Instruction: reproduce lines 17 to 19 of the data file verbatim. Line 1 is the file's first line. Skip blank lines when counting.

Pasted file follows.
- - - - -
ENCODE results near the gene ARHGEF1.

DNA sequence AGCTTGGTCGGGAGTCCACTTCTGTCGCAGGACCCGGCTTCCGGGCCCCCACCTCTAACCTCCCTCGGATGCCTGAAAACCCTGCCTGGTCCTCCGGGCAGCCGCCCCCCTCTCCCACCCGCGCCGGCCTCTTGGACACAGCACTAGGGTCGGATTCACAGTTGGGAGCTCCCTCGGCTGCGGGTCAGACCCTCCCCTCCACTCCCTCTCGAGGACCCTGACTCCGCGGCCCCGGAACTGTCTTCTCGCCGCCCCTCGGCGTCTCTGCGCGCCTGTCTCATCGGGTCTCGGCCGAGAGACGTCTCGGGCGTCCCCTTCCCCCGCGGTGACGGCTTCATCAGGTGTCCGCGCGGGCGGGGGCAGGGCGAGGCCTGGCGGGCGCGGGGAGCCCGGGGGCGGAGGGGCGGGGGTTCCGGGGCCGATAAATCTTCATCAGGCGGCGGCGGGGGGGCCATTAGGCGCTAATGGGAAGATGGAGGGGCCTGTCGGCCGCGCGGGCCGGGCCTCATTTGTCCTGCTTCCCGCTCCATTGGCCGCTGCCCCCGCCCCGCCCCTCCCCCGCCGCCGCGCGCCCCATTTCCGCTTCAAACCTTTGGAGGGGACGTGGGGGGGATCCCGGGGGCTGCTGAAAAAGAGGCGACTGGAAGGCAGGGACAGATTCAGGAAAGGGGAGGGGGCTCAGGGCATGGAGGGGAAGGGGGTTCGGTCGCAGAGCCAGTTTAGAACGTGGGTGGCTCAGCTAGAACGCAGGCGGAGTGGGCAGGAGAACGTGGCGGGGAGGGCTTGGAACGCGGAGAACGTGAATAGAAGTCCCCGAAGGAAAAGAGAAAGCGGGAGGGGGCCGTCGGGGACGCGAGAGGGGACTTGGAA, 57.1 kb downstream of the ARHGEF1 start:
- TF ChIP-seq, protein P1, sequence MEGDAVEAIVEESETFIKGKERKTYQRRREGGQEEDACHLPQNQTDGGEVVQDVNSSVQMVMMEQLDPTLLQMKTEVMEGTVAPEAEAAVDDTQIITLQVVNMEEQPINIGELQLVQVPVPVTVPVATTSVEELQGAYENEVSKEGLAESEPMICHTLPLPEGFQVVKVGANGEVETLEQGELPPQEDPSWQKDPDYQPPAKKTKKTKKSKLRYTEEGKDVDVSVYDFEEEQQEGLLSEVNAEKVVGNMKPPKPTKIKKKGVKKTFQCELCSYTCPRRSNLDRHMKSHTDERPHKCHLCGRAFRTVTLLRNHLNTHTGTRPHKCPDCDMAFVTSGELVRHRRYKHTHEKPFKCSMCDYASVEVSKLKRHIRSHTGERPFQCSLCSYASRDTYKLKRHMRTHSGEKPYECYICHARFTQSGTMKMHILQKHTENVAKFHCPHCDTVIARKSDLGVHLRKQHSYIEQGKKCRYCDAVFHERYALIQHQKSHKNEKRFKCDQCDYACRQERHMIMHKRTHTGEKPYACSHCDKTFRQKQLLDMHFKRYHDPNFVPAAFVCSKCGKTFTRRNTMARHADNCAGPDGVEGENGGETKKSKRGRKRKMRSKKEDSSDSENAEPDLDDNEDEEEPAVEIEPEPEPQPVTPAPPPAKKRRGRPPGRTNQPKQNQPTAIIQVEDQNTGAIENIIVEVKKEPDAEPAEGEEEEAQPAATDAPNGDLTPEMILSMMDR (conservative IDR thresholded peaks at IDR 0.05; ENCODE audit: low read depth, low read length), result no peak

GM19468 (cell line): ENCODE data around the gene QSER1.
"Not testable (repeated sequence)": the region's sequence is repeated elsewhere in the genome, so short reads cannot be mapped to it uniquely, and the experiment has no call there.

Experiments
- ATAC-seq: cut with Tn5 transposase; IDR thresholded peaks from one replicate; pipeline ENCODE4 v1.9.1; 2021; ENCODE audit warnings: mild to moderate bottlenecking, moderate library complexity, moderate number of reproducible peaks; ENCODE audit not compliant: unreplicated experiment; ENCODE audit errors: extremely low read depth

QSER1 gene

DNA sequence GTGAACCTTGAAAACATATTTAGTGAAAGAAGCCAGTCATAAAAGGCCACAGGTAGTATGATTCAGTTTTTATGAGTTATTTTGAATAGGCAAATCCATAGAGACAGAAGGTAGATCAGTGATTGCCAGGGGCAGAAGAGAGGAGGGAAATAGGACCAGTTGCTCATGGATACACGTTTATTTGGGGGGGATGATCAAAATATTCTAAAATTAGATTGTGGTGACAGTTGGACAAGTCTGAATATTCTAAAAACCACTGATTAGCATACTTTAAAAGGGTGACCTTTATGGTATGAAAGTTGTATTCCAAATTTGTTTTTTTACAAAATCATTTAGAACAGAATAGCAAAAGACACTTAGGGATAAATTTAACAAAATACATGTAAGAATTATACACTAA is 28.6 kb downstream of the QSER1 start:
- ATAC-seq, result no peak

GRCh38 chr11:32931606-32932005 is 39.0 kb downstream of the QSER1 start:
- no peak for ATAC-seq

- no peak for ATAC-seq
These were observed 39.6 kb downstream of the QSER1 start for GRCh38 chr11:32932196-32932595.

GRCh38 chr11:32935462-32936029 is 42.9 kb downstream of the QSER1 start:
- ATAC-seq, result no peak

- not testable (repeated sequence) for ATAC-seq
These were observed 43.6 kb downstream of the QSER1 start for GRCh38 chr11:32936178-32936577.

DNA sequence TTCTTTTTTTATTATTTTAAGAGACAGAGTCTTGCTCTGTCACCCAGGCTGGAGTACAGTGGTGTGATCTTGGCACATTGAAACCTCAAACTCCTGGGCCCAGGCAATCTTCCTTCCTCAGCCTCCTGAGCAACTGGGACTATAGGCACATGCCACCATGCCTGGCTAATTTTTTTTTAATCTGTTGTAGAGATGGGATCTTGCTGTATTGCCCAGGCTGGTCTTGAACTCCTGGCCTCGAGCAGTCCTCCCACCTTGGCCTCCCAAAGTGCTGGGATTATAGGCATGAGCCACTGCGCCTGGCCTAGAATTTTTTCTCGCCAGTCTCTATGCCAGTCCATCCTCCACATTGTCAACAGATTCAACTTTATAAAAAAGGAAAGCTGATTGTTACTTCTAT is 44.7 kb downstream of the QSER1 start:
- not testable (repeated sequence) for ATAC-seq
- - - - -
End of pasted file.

- not testable (repeated sequence) for ATAC-seq
These were observed 43.6 kb downstream of the QSER1 start for GRCh38 chr11:32936178-32936577.

DNA sequence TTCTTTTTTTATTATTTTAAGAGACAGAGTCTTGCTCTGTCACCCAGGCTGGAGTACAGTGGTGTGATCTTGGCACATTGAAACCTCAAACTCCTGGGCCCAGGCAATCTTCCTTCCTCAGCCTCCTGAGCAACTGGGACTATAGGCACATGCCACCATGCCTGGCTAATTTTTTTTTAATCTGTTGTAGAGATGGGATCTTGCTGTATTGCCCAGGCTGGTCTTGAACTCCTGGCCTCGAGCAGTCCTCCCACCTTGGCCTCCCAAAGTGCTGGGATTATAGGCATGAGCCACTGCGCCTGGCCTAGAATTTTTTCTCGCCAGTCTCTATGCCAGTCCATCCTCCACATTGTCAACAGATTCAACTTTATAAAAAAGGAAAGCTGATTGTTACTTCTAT is 44.7 kb downstream of the QSER1 start: